Thursday, April 30, 2009

April 30

I've spent the last three nights trying to adjust a simple pattern (Heather Ross's Summer Blouse from Weekend Sewing) to my non-standard body shape (B cup I am not). Drafting is hard without a dress form, a helper, or instructions. There's been a lot of trial and even more error. But at last, after three king sized sheets and about ten hours snipping, stitching, and cursing, I think I'm ready to cut into the 'good' fabric.

Oh yeah, and I got a haircut too.

Tuesday, April 28, 2009

April 28

Long, long ago, I started on this quilt of corduroy from thrift store clothes. I had intended it to be for our bed, but somewhere along the way I decided to give it to Ian instead. By Christmas time it was stitched and basted, but not quilted or bound. I wrapped it up and gave it to him, then took it back to complete it. Finding someone willing to machine quilt it turned out to be problematic, but in the end Shawna's stepmother did a great job at a fabulous price.

Then finally, today, I finished binding it, nearly 15 months after the day I started.

Some things are worth the wait.

Sunday, April 26, 2009

April 26

I didn't realize how much I missed Vegemite until sister brought some on her recent visit. Fresh bread, spread with butter and Vegemite, and topped with gruyère ... perfect!

We had no guests for dinner tonight, so instead of spending the day in the kitchen, I spent it at my sewing machine. I followed this tutorial and after an unbelievable amount of trial and error on strap placement, finally got it fitting nicely. From the front, I think it looks pretty cute on, but from the side there's no denying I look pregnant. If I were to make it again, and I might, I would use a fabric with better drape. Foreseeing this problem, I did in fact use a pretty soft cotton, but I think it needs something even drapier. Or else I need smaller breasts. One or the other.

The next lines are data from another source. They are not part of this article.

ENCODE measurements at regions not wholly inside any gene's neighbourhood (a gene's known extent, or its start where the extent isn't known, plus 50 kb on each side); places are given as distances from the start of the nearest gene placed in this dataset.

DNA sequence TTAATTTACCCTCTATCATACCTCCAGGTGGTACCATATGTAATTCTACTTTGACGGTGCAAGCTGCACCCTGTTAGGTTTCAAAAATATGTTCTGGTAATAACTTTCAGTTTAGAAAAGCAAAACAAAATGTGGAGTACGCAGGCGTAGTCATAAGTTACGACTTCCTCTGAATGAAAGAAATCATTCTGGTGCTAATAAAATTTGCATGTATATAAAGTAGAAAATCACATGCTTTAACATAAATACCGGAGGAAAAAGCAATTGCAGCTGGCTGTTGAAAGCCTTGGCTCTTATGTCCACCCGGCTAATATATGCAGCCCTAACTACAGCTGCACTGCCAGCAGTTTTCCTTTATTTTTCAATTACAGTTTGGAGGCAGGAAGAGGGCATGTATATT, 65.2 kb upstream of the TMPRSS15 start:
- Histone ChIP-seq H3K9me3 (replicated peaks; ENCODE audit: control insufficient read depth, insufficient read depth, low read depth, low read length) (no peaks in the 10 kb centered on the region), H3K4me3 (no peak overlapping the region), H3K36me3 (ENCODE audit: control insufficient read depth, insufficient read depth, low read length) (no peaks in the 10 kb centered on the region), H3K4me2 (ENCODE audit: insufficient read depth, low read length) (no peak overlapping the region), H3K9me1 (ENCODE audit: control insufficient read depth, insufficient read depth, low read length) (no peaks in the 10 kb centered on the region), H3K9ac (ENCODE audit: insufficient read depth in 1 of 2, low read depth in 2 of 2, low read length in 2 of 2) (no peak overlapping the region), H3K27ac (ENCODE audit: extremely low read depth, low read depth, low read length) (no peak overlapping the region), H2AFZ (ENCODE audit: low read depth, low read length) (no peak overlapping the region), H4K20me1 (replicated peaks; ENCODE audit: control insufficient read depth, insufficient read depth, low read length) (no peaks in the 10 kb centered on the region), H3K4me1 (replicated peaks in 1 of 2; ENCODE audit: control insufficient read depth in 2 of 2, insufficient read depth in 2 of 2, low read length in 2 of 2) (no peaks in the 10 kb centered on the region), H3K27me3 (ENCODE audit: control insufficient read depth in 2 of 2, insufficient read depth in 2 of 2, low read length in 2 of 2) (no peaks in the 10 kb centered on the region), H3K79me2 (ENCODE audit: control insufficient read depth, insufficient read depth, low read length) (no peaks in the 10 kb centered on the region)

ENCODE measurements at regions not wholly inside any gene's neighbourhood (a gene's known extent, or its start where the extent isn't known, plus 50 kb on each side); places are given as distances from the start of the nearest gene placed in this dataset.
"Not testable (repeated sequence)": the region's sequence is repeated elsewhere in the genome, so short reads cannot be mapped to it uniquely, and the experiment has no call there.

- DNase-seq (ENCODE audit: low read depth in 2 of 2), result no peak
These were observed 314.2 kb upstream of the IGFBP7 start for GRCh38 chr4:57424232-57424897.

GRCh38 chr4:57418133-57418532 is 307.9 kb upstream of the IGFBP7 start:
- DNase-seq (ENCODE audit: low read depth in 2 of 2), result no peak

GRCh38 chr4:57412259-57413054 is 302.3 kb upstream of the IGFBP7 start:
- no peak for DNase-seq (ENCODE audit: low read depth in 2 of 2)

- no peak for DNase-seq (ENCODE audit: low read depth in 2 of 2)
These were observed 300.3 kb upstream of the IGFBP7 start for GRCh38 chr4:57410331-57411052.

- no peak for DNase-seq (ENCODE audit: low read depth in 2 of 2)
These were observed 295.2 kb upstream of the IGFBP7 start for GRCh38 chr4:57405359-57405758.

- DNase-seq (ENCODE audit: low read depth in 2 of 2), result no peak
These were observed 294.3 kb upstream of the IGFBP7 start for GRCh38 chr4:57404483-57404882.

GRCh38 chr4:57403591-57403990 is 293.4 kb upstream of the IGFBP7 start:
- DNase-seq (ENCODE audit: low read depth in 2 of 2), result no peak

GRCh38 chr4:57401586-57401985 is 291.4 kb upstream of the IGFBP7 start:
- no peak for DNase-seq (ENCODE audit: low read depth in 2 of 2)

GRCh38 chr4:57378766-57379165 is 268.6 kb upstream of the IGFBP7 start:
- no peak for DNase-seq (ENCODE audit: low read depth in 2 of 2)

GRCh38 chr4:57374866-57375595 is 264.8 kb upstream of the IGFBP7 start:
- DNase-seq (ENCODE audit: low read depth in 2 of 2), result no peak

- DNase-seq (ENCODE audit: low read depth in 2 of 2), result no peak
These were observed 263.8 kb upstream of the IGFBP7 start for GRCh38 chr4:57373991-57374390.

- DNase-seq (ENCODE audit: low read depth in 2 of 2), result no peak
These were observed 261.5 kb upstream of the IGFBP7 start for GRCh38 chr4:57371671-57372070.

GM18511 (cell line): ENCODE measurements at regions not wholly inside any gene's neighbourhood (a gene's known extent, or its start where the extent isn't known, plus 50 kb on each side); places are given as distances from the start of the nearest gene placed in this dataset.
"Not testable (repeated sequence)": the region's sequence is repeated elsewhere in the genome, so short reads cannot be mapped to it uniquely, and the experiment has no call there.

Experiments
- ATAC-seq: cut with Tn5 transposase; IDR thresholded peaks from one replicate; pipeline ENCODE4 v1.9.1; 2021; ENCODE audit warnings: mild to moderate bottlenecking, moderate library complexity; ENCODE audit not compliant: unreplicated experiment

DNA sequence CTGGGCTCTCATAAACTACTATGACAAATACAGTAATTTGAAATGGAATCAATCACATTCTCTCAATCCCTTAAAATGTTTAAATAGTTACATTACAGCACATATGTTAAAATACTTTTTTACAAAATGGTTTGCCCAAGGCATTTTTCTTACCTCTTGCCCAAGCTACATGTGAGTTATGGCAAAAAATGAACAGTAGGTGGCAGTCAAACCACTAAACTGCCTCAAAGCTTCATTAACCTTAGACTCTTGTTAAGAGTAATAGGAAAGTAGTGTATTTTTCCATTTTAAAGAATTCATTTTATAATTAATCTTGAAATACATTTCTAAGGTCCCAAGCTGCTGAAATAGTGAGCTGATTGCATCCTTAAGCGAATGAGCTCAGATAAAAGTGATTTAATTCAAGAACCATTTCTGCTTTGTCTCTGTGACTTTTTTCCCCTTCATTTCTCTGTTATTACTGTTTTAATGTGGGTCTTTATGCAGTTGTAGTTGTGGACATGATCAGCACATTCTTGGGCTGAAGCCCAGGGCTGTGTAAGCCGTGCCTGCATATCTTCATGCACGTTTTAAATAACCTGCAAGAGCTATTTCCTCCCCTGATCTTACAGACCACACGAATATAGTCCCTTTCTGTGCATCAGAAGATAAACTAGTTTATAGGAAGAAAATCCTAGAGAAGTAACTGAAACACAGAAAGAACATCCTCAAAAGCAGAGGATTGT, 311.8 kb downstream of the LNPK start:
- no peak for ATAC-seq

I need a good easy pattern for a summer top that suits my body shape. I'm not sure this is it. The hunt continues.

Saturday, April 25, 2009

April 25

I {heart} Anthropologie teatowels. And I'm quite enamoured with them hung as kitchen curtains. The view is made even prettier by the flowering orchids and ice plants. My mother always appreciated a nice view from the kitchen sink too.

Monday, April 20, 2009

April 20

Sometimes (when she's Miss Independent) Lauren wants to pack her own lunch, and sometimes (when she's feeling needy) she asks me to do it for her. Tonight she asked me to do something much more difficult. She asked me to write a letter to her mother explaining why she doesn't want to spend time with her for a while. After that task, the lunch request was insignificant. So much so, that I was inspired to whip her up a new lunch bag to contain it.

This fabric, is, I think, PUL. I've never actually seen PUL, and the girl at Michael Levine's didn't know what it was called. But it's plastic coated fabric, with a fairly soft hand. And with sock monkeys, who also, coincidentally, have fairly soft hands.

I hope the lunch is extra-well-received. From my loving hands to her little, needy ones.

Sunday, April 19, 2009

April 19

I really tossed up whether to cancel our Sunday Open House dinner tonight. I was exhausted with sadness and, I admit it, self-pity. The thought of having to be up and at it tomorrow morning, for the school carpool then back to work, made me want to curl up in my cave and sleep this afternoon.

But a day alone in the kitchen is therapeutic, so I worked slowly and steadily, producing: fish tacos, stuffed poblanos, red rice, roasted cauliflower, pecan cookies, matzo toffee, and berry turnovers for tonight, plus lentil burgers and a leek and asparagus quiche for the week ahead.

When the last guest left and we were cleaning up, I let the glass lid of my stockpot slide onto the floor and shatter into a thousand shards.

I was too exhausted to react. My good man vacuumed then hand-mopped the kitchen floor, while I watched in detached appreciation.

Thank you honey. You go the extra mile.

Saturday, April 18, 2009

April 18

We agreed tonight that family lineup photos should be taken at the start of the visit, when everyone is happy and excited, not during the last hour, when we are dragging our heels and fighting back tears. Late this afternoon we gathered for a last supper outdoors, and shared empanadas, lentils, brussels sprouts, and roasted squash. Spontaneously, we spoke from the heart about what this past two weeks has meant to us. Love, comfort, joy, sharing, connections. Hearts opening wide. Folk music.